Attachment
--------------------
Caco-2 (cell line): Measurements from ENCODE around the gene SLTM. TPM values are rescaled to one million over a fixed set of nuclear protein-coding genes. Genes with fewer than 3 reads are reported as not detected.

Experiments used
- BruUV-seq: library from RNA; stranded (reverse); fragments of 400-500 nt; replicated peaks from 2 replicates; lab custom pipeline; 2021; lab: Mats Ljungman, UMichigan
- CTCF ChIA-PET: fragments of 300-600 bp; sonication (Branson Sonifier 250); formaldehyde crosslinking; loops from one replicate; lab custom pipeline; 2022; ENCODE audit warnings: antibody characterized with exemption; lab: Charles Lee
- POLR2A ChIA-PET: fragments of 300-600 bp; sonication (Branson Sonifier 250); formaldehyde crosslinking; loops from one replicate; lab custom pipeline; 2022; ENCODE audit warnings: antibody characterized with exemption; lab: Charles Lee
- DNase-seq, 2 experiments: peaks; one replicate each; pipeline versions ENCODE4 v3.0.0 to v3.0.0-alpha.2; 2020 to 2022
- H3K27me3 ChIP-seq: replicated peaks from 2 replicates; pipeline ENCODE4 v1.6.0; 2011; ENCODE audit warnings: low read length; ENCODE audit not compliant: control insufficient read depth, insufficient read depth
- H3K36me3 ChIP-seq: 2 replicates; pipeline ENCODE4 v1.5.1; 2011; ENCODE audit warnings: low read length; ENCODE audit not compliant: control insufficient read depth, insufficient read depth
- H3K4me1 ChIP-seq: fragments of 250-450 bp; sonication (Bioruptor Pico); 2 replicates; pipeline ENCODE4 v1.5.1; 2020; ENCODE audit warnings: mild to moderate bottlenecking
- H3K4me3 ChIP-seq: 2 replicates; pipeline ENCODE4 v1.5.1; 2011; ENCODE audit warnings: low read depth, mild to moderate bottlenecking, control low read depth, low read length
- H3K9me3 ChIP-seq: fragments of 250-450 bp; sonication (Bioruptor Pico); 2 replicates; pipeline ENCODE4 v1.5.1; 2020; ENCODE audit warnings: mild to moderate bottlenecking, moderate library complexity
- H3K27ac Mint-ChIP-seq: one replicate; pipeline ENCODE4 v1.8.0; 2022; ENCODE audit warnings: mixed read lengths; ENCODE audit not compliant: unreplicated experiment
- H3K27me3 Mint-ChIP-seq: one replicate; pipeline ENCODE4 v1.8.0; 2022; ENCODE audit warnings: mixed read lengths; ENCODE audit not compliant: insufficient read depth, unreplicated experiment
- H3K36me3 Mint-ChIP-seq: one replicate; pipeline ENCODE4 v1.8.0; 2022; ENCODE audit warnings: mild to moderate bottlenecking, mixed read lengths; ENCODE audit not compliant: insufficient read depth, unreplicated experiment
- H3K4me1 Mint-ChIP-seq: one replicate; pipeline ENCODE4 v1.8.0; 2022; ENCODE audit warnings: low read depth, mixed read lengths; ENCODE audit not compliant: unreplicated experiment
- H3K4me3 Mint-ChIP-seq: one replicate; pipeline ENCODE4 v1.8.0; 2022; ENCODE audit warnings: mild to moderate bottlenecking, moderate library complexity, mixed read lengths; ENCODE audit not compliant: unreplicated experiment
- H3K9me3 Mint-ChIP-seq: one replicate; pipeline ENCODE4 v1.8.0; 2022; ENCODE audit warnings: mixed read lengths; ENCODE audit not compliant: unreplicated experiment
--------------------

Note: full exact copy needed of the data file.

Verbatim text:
Caco-2 (cell line): Measurements from ENCODE around the gene SLTM. TPM values are rescaled to one million over a fixed set of nuclear protein-coding genes. Genes with fewer than 3 reads are reported as not detected.

Experiments used
- BruUV-seq: library from RNA; stranded (reverse); fragments of 400-500 nt; replicated peaks from 2 replicates; lab custom pipeline; 2021; lab: Mats Ljungman, UMichigan
- CTCF ChIA-PET: fragments of 300-600 bp; sonication (Branson Sonifier 250); formaldehyde crosslinking; loops from one replicate; lab custom pipeline; 2022; ENCODE audit warnings: antibody characterized with exemption; lab: Charles Lee
- POLR2A ChIA-PET: fragments of 300-600 bp; sonication (Branson Sonifier 250); formaldehyde crosslinking; loops from one replicate; lab custom pipeline; 2022; ENCODE audit warnings: antibody characterized with exemption; lab: Charles Lee
- DNase-seq, 2 experiments: peaks; one replicate each; pipeline versions ENCODE4 v3.0.0 to v3.0.0-alpha.2; 2020 to 2022
- H3K27me3 ChIP-seq: replicated peaks from 2 replicates; pipeline ENCODE4 v1.6.0; 2011; ENCODE audit warnings: low read length; ENCODE audit not compliant: control insufficient read depth, insufficient read depth
- H3K36me3 ChIP-seq: 2 replicates; pipeline ENCODE4 v1.5.1; 2011; ENCODE audit warnings: low read length; ENCODE audit not compliant: control insufficient read depth, insufficient read depth
- H3K4me1 ChIP-seq: fragments of 250-450 bp; sonication (Bioruptor Pico); 2 replicates; pipeline ENCODE4 v1.5.1; 2020; ENCODE audit warnings: mild to moderate bottlenecking
- H3K4me3 ChIP-seq: 2 replicates; pipeline ENCODE4 v1.5.1; 2011; ENCODE audit warnings: low read depth, mild to moderate bottlenecking, control low read depth, low read length
- H3K9me3 ChIP-seq: fragments of 250-450 bp; sonication (Bioruptor Pico); 2 replicates; pipeline ENCODE4 v1.5.1; 2020; ENCODE audit warnings: mild to moderate bottlenecking, moderate library complexity
- H3K27ac Mint-ChIP-seq: one replicate; pipeline ENCODE4 v1.8.0; 2022; ENCODE audit warnings: mixed read lengths; ENCODE audit not compliant: unreplicated experiment
- H3K27me3 Mint-ChIP-seq: one replicate; pipeline ENCODE4 v1.8.0; 2022; ENCODE audit warnings: mixed read lengths; ENCODE audit not compliant: insufficient read depth, unreplicated experiment
- H3K36me3 Mint-ChIP-seq: one replicate; pipeline ENCODE4 v1.8.0; 2022; ENCODE audit warnings: mild to moderate bottlenecking, mixed read lengths; ENCODE audit not compliant: insufficient read depth, unreplicated experiment
- H3K4me1 Mint-ChIP-seq: one replicate; pipeline ENCODE4 v1.8.0; 2022; ENCODE audit warnings: low read depth, mixed read lengths; ENCODE audit not compliant: unreplicated experiment
- H3K4me3 Mint-ChIP-seq: one replicate; pipeline ENCODE4 v1.8.0; 2022; ENCODE audit warnings: mild to moderate bottlenecking, moderate library complexity, mixed read lengths; ENCODE audit not compliant: unreplicated experiment
- H3K9me3 Mint-ChIP-seq: one replicate; pipeline ENCODE4 v1.8.0; 2022; ENCODE audit warnings: mixed read lengths; ENCODE audit not compliant: unreplicated experiment